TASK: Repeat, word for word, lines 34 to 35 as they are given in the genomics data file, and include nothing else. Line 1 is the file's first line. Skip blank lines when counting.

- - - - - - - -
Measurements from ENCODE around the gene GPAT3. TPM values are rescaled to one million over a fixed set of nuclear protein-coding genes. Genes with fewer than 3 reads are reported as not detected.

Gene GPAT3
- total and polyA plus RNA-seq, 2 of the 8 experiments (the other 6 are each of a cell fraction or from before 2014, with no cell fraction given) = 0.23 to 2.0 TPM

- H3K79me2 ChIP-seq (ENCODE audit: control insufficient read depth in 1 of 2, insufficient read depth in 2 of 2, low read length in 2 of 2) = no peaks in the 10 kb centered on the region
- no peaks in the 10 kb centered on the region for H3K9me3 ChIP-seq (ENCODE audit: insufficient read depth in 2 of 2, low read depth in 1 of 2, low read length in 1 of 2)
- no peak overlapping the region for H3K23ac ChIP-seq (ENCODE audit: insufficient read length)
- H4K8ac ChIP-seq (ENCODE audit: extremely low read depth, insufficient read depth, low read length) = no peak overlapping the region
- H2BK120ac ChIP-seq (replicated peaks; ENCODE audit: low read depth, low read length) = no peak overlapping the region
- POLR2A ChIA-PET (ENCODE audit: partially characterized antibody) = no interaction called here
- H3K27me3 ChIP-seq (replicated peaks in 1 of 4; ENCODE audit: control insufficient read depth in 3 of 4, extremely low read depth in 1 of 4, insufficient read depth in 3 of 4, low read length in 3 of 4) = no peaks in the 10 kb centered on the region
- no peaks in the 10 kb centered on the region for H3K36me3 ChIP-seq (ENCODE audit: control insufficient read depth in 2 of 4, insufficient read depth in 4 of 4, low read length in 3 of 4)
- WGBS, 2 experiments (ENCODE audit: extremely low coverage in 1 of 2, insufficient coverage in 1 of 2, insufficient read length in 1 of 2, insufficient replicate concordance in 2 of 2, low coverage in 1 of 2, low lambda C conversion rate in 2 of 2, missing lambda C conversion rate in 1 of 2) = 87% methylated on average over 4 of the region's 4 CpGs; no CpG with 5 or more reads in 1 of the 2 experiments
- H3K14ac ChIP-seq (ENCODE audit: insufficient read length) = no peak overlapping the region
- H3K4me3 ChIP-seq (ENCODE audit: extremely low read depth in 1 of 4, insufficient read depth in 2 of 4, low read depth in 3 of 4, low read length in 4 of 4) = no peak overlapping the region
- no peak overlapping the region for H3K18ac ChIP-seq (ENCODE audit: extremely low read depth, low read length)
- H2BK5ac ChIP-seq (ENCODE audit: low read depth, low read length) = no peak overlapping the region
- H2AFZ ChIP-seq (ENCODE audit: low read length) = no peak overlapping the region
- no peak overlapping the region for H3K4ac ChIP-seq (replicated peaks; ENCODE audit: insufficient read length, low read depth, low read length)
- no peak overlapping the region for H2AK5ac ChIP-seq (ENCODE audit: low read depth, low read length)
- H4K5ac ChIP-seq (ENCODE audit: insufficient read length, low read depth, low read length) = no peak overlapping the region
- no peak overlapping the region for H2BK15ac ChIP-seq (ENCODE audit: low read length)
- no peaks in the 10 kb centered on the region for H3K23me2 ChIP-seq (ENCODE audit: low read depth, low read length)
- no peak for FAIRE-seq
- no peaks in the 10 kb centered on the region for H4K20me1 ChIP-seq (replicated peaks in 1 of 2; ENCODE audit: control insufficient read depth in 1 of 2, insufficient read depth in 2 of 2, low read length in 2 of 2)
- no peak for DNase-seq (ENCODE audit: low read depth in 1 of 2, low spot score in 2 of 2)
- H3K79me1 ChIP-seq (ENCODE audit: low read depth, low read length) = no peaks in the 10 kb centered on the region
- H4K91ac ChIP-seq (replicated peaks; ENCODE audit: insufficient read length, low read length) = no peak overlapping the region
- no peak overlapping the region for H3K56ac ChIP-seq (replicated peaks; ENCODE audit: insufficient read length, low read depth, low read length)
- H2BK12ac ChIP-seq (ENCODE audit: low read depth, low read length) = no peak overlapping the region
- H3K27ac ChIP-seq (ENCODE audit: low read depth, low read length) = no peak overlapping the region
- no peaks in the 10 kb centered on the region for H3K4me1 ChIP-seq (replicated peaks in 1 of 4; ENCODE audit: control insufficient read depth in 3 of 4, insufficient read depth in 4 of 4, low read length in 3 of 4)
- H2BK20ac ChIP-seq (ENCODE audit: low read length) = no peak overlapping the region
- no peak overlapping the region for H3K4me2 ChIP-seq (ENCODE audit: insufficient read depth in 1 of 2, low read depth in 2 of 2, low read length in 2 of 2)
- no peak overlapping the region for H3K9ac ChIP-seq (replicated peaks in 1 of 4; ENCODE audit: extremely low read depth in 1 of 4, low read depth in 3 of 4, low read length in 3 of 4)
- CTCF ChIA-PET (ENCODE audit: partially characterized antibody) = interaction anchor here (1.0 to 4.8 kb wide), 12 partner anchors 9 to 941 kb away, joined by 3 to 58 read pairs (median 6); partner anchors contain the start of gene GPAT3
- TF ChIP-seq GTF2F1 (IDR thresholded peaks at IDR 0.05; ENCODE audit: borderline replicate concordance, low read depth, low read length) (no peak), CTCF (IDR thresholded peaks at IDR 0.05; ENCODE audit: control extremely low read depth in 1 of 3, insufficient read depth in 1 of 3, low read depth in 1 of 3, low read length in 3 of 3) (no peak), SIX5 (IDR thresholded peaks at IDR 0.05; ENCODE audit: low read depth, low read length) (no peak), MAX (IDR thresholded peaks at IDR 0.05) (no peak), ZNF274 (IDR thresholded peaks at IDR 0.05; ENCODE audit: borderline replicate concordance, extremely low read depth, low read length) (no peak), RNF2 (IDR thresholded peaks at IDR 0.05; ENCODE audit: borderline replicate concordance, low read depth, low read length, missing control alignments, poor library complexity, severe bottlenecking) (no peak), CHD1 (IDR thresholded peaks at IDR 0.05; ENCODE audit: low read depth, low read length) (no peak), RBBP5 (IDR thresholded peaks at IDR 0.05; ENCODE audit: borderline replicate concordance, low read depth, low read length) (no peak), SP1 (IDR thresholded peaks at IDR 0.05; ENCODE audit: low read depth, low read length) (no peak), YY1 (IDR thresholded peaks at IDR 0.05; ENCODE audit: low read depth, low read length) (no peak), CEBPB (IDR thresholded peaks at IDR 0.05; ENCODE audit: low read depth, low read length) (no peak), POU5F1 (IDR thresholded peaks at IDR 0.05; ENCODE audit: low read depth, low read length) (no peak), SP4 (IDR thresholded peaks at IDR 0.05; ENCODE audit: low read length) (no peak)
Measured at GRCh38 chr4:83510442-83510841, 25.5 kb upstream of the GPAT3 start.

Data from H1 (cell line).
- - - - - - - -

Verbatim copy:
- no peak overlapping the region for H3K9ac ChIP-seq (replicated peaks in 1 of 4; ENCODE audit: extremely low read depth in 1 of 4, low read depth in 3 of 4, low read length in 3 of 4)
- CTCF ChIA-PET (ENCODE audit: partially characterized antibody) = interaction anchor here (1.0 to 4.8 kb wide), 12 partner anchors 9 to 941 kb away, joined by 3 to 58 read pairs (median 6); partner anchors contain the start of gene GPAT3